Scherzo capriccioso, Op.66
Violin Concerto, Op.15 [Revised Version]
Symphony No.6 in B minor, Op.54
Daniel Hope (violin)
London Symphony Orchestra
Sir Mark Elder
Reviewed by: Colin Anderson
Reviewed: 10 June, 2010
Venue: Barbican Hall, London
Currently conducting one of the great productions of any opera – namely Britten’s “Billy Budd” at Glyndebourne, in which singing, acting, sets and direction (the latter without whimsy or contrivance) come together for something truly exceptional in both musical and theatrical terms – Sir Mark Elder left the idyllic surroundings of East Sussex to return to ‘the smoke’ for what proved to be an equally outstanding concert.
Dvořák’s multi-faceted Scherzo capriccioso was deftly launched by the LSO’s horns to reveal a performance of Slavonic fire and fluctuations of pulse, character and mood, and, come the trio (Elder thankfully taking its repeat), much tenderness. A shame then that this section was intruded upon by a repeater-alarm and that its idiot-owner took so long to attend to the irritation (or maybe it stopped of its own accord). Elder and the LSO certainly left in no doubt that Scherzo capriccioso is a darker work than its title suggests, the closing bars – surely tragic and defiant rather than the “ebullient” put forward by Wendy Thompson in her programme note – driven to a powerful and desperate conclusion. Thompson also suggests that the harp solo towards the end of Scherzo capriccioso “… pays homage to Tchaikovsky’s Nutcracker…” – well, Dvořák’s piece dates from 1883 and the ballet-score was not heard until December 1892!
Continuing Elder’s current Britten odyssey, he was joined for the Violin Concerto by Daniel Hope who was standing in at short notice for an indisposed, advised-to-rest Janine Jansen. Hope has recorded the original version of Britten’s Violin Concerto but here played the familiar revision – and did so with musical and technical skills on full throttle in music (completed in 1939) that aches with humanity and warnings. Hope – aided by a wonderfully supportive LSO (as twittering, growling and surreptitious as the score demands), Elder now baton-less as he had been for “Billy Budd” two nights earlier, the seventh of twelve Glyndebourne performances – found the music’s poetry, edge and acerbity with an intensity that held the attention. Questions were asked, some were answered, but there was a void at the end, one ambiguous and dangerous, so that Holocaust connotations came to mind with Hope’s encore, Ravel’s ‘Kaddish’, one of his “Deux mélodies hébraïques”, here arranged for unaccompanied violin, and played as a soulful lament, akin to a Bach sarabande with Jewish inflections, that was spellbinding.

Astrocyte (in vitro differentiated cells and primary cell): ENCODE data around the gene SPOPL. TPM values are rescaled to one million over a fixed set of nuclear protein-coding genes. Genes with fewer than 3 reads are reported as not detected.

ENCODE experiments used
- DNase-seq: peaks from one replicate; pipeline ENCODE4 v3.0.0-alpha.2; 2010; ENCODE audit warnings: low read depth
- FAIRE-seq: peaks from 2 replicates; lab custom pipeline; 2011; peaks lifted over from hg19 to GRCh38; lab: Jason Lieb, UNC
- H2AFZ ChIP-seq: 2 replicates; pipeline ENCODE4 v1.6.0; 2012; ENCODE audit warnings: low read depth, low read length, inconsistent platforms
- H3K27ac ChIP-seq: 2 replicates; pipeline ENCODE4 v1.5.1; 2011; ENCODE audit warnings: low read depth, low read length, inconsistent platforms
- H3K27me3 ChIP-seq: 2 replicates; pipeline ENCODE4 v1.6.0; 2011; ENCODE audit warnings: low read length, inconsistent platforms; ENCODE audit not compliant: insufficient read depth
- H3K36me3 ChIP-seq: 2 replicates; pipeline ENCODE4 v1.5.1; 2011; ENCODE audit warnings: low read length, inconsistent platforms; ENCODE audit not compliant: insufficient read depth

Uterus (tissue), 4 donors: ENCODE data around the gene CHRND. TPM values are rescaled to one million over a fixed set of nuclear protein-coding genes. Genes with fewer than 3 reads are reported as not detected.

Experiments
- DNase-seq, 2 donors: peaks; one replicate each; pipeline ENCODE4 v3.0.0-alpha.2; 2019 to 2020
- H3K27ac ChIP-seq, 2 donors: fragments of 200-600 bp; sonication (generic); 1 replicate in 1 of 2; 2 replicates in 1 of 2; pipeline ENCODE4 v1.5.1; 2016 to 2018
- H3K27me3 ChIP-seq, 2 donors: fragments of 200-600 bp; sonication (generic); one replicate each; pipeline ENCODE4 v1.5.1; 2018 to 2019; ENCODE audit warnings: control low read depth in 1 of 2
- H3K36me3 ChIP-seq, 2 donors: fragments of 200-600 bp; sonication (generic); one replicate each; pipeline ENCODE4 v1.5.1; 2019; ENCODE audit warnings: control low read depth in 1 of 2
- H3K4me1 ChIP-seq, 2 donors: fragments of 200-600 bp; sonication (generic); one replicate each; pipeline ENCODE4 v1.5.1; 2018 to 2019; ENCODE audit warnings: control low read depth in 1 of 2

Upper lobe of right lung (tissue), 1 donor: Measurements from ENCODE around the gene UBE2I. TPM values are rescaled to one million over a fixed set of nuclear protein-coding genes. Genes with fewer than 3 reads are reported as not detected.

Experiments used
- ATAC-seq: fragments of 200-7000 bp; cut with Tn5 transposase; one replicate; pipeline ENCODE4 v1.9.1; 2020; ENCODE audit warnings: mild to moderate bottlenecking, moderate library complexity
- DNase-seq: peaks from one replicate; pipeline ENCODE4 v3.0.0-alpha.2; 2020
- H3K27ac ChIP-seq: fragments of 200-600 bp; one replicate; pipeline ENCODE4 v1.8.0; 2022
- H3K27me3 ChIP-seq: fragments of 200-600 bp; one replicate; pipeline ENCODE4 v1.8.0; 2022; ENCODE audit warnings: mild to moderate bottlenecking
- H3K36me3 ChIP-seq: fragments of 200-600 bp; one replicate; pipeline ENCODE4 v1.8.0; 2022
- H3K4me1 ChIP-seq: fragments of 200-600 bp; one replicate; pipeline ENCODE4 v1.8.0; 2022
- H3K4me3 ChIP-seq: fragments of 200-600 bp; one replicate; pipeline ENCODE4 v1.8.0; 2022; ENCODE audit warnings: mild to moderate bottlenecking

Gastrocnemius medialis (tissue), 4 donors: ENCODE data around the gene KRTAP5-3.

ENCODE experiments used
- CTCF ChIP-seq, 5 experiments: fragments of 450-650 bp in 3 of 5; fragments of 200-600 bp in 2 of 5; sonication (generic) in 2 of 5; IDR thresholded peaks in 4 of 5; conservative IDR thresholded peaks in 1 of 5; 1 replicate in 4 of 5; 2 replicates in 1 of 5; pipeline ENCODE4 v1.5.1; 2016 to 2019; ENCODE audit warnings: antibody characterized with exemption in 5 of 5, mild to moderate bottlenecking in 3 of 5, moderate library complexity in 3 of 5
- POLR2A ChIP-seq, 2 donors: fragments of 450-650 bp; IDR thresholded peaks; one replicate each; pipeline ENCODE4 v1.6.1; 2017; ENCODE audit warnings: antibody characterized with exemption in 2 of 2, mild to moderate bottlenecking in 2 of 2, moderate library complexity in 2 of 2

After the interval, Sir Mark conducted an amazingly involving and revealing Shostakovich 6 (also from 1939), an underrated work and one arguably greater than those Shostakovich symphonies that are more regularly played. If unusually designed – a long slow movement followed by two much-shorter scherzo-like ones – it’s an ingenious arrangement that has never seemed more convincing than here. Elder took the opening movement’s Largo marking at face value (and notched up a playing-time of twenty minutes, somewhat above the ‘average’), his very broad tempo really ratcheting-up the music’s potential, from the heroic opening statement (if one dogged by doubt) through the sadness, icy chill and frozen wastes that follow, and in doing so suggesting the fragile other-worldliness of the last movement of Mahler 9 (which Elder recently conducted with his Hallé Orchestra), the listener sucked into the music’s numbness (but with life under the surface) that was explicitly suggested and with LSO woodwind principals making the most of their melismatic solos.
This is a symphony that has no need of the posturing, ciphering or overt messaging that can perhaps compromise other Shostakovich works. Elder’s success was that he didn’t ‘read’ too much into the piece, yet gave the last two movements a gravity that they do not always receive – the second movement edgy and erupting with breathtaking force at its mid-point, the finale, while full of Rossinian bounce, found its carnival atmosphere made disturbingly sinister. This was a great performance of a great symphony, one that significantly altered one’s appreciation of it and which will cast a long shadow over future accounts.